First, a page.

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I just finished reading Cormac McCarthy’s Blood Meridian. I’ve read several of McCarthy’s other books–All the Pretty Horses and No Country for Old Men among them–so I knew I wasn’t going to be reading a children’s story.  Even if I hadn’t known the type of books McCarthy writes, the subtitle of this book would have given it away–The Evening Redness in the West.  And the redness referred to isn’t the sunset.

Now, I’m used to murder and mayhem; after all, I’m writing a blog about mysteries, right?  But the number of dead bodies in Blood Meridian is beyond counting. The story is based on the Glanton Gang, a historical group of scalp hunters in 1849-50, immediately following the Mexican-American War.  The gang, led by John Joel Glanton, was hired by the Mexican government to kill marauding Indians and bring their scalps to the authorities to receive payment.  But soon the gang was murdering peaceful Indians and Mexican civilians to increase their totals and, as it appears to me, just for the joy of killing.  Eventually the government of Chihuahua offered a reward for the capture of the gang, turning them from semi-legal mercenaries to outlaws.

With a background story like that, Blood Meridian could hardly be sweetness and light.  But there’s not one character in the novel to whom I was drawn.  The Kid, who opens the novel, might have been that character.   After all, he comes from an abusive home from which he runs away at the age of fourteen, unable to read or write and without any skills except shooting.  He has to make his way in the world, and he does so by joining this para-military group.  But The Kid’s participation in dozens of ruthless killings robs him of any connection with this reader.  It was impossible for me to feel anything but antipathy toward him, toward Glanton, or toward Judge Holden, the book’s portrait of pure evil.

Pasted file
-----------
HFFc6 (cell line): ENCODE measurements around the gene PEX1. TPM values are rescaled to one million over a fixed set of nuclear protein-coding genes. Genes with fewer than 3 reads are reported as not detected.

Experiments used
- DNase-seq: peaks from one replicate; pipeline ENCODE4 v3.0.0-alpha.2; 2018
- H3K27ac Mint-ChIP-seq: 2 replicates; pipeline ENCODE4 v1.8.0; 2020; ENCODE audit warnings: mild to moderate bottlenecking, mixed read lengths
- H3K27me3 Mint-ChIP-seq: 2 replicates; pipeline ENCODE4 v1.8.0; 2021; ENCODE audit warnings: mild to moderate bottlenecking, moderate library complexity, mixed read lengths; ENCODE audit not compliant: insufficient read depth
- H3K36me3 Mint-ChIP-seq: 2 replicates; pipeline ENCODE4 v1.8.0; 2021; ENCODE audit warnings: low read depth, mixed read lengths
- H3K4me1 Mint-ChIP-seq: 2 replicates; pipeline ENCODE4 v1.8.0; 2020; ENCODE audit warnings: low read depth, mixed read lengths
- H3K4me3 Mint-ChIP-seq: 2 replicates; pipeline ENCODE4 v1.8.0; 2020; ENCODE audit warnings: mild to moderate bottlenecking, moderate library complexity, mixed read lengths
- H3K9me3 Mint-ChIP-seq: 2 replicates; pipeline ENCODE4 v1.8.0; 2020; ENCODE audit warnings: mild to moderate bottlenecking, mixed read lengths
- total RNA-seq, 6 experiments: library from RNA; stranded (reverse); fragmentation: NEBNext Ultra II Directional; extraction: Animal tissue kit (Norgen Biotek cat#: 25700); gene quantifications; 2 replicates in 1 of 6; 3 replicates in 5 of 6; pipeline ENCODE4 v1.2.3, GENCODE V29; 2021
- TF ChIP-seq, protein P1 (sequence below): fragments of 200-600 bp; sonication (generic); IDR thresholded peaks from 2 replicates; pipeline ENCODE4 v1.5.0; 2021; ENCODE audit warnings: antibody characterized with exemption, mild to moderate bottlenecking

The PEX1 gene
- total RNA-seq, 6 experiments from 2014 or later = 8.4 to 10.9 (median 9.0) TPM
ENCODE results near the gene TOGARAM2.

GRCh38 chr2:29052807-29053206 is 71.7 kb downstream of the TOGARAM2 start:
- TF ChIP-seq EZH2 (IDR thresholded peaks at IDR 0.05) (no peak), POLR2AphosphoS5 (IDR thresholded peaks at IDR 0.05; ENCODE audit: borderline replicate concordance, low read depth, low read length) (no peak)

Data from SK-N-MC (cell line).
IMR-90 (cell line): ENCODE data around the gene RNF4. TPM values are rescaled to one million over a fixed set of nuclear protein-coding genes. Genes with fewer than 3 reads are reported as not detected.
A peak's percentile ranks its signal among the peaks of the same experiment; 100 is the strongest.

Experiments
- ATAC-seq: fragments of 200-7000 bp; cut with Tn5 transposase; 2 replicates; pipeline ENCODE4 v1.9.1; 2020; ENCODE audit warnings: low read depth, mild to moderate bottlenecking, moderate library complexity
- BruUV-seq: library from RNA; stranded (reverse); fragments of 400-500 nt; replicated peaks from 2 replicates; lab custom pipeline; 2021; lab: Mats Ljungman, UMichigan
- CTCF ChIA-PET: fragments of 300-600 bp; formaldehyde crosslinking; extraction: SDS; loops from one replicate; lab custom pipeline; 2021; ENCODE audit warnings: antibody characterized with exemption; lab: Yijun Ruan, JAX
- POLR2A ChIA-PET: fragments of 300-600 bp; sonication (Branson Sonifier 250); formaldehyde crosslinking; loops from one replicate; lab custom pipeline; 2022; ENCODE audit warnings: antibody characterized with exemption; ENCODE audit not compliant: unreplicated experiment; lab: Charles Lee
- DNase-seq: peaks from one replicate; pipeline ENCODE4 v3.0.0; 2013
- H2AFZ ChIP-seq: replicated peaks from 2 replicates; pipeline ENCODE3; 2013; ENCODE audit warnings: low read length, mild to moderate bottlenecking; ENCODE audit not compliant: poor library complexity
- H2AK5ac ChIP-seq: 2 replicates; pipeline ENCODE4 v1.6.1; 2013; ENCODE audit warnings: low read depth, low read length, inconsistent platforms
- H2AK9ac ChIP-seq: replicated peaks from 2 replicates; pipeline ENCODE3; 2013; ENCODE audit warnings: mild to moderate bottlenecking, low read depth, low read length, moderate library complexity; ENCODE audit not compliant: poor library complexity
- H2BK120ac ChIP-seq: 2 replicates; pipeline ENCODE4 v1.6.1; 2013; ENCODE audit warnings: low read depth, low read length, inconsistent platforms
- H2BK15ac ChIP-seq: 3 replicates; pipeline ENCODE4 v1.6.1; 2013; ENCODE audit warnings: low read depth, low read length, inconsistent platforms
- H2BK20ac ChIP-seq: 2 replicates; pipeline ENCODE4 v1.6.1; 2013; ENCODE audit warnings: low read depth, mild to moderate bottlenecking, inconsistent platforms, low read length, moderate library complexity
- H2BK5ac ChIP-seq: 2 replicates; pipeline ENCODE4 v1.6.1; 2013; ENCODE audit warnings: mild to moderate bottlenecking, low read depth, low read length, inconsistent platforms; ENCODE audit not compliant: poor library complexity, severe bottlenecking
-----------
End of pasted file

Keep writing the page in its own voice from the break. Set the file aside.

Yet the reviews of Blood Meridian are superlative.  No less a literary authority than Professor Harold Bloom of Yale University has declared it “the major esthetic achievement of any living American writer.”

So this is my point, or rather my question.  Even if there is stirring, evocative language in such a book, some of it quite beautiful, is it possible for a reader to enjoy it, to recommend it, to feel that it has been a worthwhile reading experience, when that reader feels no empathy, no attachment, no sympathy for a single character in it? It reminds me of a time years ago when a friend had read The Murder of Roger Ackroyd and said to me, “I feel as if I’ve just spent the afternoon with a murderer.”  Although Blood Meridian isn’t a mystery, enough blood flows through it for a dozen crime novels.

Frankly, at the end of  this book, when every character except one has been killed, I thought “serves them right.  Too bad the judge is still alive.”  And that’s not the way I want to feel at the end of a book.

So while I’m happy to air my opinion, I’d like to hear from you. Am I alone in feeling that there has to be some connection between a reader and at least one character in the book?  Or does no one else care about this?  Let me know.


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